I am delighted to be introducing this series of blogs to celebrate UK Disability History Month. This year’s theme is ‘Access: how far have we come? How far have we got to go?’ In the coming weeks we will be exploring this theme with our guest participants. Here, I offer a few personal reflections on this question and why I think this is such an important issue for the BMA.
How far have we come?
I have been proud of the work the BMA is doing to raise the profile of disability issues in the medical profession. The recent disability survey of over 700 members shows that despite growing awareness of the value of disabled doctors who reflect the diverse patient populations we serve, there is still a long way to go.
It is disappointing that over 77% of respondents felt worried about even telling people about their disability or long-term health condition, and that only two in five felt that being open about their conditions led to improved support. I was struck by the findings that two-thirds of respondents believe there aren’t visible and positive role models for disabled people at a senior level where they work or study. Most worryingly, only around one third (36%) felt comfortable telling people about their disability or health condition because they believed their organisation was disability friendly.
It relies on other people recognising that what may be a simple task for one person can be really difficult
I have dyspraxia. It’s variously categorised as a developmental co-ordination disorder and sometimes as a learning disability. Every person’s experience with dyspraxia is slightly different. For me, it means that I sometimes struggle to get places without preparation and to find rooms without maps in large buildings. Another feature of dyspraxia may be heightened sensitivity to sound, light, touch or certain fabrics. People may find it particularly difficult to cope in a noisy environment or to work in brightly lit areas – often features of our NHS workplaces.
Small changes, like having the name and location of rooms on meeting invites, can make a world of difference to someone like me, but it relies on other people recognising that what may be a simple task for one person can be really difficult for someone with a hidden disability or condition.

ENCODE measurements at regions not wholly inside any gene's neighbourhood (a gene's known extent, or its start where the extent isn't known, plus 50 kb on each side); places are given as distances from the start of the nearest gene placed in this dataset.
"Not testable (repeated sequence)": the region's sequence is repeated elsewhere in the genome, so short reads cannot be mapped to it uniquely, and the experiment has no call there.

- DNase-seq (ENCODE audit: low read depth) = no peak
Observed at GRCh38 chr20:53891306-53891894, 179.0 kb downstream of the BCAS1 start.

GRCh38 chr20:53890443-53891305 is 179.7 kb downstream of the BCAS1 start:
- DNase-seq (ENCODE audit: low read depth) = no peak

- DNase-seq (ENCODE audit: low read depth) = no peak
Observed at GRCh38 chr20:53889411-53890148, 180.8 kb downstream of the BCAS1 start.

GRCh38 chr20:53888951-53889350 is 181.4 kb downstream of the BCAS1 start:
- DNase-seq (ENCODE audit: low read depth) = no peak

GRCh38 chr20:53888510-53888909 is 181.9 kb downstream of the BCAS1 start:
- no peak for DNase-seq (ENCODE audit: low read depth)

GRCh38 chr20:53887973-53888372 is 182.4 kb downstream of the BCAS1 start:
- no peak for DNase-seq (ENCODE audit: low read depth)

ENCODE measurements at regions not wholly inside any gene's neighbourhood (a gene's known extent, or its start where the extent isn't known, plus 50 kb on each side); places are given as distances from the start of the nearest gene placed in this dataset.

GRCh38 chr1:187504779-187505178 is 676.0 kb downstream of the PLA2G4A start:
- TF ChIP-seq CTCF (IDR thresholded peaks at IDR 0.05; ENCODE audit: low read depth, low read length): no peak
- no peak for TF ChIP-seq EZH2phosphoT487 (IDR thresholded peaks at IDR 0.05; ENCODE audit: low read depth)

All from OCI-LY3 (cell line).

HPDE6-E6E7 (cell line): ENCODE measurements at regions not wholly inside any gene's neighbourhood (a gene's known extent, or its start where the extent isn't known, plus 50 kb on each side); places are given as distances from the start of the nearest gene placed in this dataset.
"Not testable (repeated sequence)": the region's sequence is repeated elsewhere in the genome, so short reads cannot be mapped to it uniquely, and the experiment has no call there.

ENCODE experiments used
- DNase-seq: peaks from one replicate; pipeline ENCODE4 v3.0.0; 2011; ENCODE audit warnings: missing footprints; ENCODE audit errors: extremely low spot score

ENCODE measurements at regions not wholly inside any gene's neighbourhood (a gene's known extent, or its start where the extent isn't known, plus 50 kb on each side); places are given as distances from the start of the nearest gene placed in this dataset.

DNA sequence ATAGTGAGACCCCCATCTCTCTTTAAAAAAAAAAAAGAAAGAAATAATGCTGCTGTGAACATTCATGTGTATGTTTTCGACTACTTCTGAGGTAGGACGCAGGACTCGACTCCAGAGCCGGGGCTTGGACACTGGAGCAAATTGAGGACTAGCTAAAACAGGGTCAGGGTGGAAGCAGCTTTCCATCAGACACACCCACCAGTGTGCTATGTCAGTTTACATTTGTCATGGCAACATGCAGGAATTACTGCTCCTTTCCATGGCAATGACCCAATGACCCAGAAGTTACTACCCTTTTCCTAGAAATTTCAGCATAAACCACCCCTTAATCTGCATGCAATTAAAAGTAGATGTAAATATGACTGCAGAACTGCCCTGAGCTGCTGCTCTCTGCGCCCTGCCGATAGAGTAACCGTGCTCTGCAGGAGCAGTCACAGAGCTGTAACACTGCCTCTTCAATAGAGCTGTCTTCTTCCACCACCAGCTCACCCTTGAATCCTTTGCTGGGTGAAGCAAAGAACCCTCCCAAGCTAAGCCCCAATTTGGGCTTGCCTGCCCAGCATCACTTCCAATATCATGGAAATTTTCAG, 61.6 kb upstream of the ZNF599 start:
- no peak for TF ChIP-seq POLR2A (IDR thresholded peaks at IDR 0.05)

The pandemic has in many ways amplified these issues.
At ARM (our annual representative meeting), we heard about the challenges faced by doctors with hearing impairments as they navigate the new normal of face masks, making lip-reading impossible. These are issues for our patients too: when I worked in cares homes for older people, hearing aids were forever getting lost. This led to patients being unable to have valuable conversations with their care providers, a less equitable service with less shared decision-making.
Access can be fragile and easily lost, if we don’t make a conscious effort to think about how all our work can be made accessible and inclusive.
How far do we have to go?
The common definition of access is ‘the means or opportunity to approach or enter a place’. Often people focus quite narrowly on this, in a literal sense of being physically able to get into a room or a building. But reflecting on this definition, it is the sense of the lack of opportunity to be seen and heard, to be represented, that presents a real challenge in terms of improving access.
As chair of RB (the BMA representative body), I want every disabled doctor and medical student to know that they have that opportunity, if they want it, to participate at the highest levels within the organisation and to have their views represented. It shouldn’t be up to those members to have to bang on the door and demand access. It is everyone’s responsibility to make sure we open that door and welcome everyone in.
Helena McKeown is BMA representative body chair and equality, diversity and inclusion advisory group chair